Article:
Q. I love the movie “Groundhog Day,” starring Bill Murray and Andie MacDowell. I’ve been to Punxsutawney, Pa., several times, so I’m familiar with the place. The town in the movie and the actual town do not seem the same to me, though I did recognize some of the store names. Was the movie shot elsewhere?
O.L., Rochester, N.Y.
A. The 1993 film was shot in Woodstock, Ill. The producers thought that Punxsutawney was not accessible enough, considering there are few highways in that area.
The home of Punxsutawney Phil, Gobbler’s Knob, is a wooded hill with beautiful scenery about two miles outside Punxsutawney. In the movie, Gobbler’s Knob was recreated in the town square. As for store names, the movie producers used some of the Pennsylvania names, such as The Tip Top Cafe and Stewart’s Drug Store. Police cars, the Groundhog Festival flags and even the trash cans were recreated for the Woodstock set.
Q. How did Groundhog Day come about?
G.N.Z., Stuart, Fla.
A. When German settlers arrived in Pennsylvania in the 18th century, they brought with them the old tradition of Candlemas Day. One of the customs of Candlemas Day was for clergy to bless candles and distribute them to the people in the dark of winter. A lighted candle was placed in each window of the home. If the sun came out Feb. 2 — halfway between winter and spring — it meant six more weeks of wintry weather. So, if a hibernating animal appeared and saw its shadow on Candlemas, more cold weather was on its way.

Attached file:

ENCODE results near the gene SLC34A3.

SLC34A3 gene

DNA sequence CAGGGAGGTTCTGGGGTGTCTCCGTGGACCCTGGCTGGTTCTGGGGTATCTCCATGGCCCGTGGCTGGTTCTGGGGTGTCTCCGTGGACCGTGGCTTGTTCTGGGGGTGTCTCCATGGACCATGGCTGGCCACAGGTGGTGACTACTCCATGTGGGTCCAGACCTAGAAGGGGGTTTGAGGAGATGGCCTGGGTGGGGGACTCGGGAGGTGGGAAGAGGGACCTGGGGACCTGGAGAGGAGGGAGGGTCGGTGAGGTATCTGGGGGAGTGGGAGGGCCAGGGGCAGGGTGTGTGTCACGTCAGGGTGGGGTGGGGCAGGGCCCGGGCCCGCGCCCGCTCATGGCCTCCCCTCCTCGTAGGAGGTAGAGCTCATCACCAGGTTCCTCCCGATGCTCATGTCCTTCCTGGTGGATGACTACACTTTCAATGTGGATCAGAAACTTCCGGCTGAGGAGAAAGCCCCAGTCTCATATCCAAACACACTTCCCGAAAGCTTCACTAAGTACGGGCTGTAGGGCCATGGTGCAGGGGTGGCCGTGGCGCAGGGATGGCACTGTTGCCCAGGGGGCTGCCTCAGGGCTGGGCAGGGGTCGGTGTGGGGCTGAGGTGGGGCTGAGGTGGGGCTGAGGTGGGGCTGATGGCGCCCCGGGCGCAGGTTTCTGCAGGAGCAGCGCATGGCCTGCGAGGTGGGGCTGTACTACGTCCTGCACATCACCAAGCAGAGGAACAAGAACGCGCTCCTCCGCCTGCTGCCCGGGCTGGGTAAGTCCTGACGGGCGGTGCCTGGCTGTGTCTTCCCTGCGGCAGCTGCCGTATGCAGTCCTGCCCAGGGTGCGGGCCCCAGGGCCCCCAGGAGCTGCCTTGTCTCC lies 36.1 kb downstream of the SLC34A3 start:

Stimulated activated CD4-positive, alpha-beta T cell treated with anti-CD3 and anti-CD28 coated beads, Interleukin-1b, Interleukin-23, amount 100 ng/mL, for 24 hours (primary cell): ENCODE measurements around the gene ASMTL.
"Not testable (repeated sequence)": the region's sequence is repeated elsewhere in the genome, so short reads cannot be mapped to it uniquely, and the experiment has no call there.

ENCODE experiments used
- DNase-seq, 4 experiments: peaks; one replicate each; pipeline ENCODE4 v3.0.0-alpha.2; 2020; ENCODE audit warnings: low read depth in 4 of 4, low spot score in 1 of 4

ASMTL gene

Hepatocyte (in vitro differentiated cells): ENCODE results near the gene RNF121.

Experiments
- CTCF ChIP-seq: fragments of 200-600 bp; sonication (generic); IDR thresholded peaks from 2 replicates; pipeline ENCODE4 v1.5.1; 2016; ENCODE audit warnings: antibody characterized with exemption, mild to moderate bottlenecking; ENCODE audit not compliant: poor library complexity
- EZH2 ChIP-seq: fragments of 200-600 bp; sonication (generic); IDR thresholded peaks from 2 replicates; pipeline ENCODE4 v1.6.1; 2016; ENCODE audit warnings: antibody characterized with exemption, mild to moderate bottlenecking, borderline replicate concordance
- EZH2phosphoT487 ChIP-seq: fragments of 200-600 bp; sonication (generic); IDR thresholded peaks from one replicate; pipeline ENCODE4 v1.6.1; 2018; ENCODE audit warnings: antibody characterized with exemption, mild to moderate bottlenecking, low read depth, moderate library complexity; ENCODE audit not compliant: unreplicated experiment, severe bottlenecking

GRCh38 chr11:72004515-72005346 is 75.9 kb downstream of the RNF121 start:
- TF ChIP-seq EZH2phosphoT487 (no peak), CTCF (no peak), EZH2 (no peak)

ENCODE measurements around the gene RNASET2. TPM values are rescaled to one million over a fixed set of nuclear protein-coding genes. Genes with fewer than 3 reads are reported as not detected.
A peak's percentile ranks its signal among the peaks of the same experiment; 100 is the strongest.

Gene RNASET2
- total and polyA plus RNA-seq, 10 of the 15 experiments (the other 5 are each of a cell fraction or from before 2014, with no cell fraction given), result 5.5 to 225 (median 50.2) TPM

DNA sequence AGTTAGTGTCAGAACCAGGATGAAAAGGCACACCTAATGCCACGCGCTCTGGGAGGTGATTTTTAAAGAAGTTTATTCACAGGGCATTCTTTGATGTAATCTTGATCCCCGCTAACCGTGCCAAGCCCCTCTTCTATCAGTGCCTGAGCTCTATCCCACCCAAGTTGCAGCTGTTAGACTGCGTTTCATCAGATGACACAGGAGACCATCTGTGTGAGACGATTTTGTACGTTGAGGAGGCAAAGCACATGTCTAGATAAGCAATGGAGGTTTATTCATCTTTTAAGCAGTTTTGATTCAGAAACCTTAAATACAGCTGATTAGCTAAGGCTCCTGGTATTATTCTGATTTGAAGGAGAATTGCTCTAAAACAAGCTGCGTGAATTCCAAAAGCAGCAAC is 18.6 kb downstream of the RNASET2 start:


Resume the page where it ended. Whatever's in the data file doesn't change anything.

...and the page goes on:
In their home country, Germans watched the badger. Badgers aren’t native to Pennsylvania, so the groundhog was used.
Q. Punxsutawney, Pa., is the home of Punxsutawney Phil, the weather prognosticator. How did the town get its name?
M.K., Tigard, Ore.
A. Punxsutawney is 90 miles northeast of Pittsburgh. In 1723, the Delaware Indians settled in the area and named it Punxsutawney, meaning “the town of the sandflies.” According to the 2000 census, fewer than 6,300 people call Punxsutawney home; no one knows how many groundhogs live in the area.
Q. How accurate is Punxsutawney Phil in his weather prediction?
I.B.N., Bennington, Vt.
A. The first official Groundhog Day was celebrated on Feb. 2, 1886. Phil has predicted an early spring only 15 times, but his overall accuracy rate is not very high — 39 percent. For most of us, the actual outcome is inconsequential:
The day brings a smile and a bit of sunshine, even if that means six more weeks of winter.
Q. We have all heard the phrase “don’t buy a pig in a poke.” What is a poke?
L.H.M., Carol Stream, Ill.
A. Going back a few hundred years, a poke was a cloth bag. An unscrupulous person might try to sell a pig tied up in a poke.
When the buyer got home, he might find a raccoon or opossum. Pigs aren’t bought or sold this way anymore, but the sentiment remains true.
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2013 Gary Clothier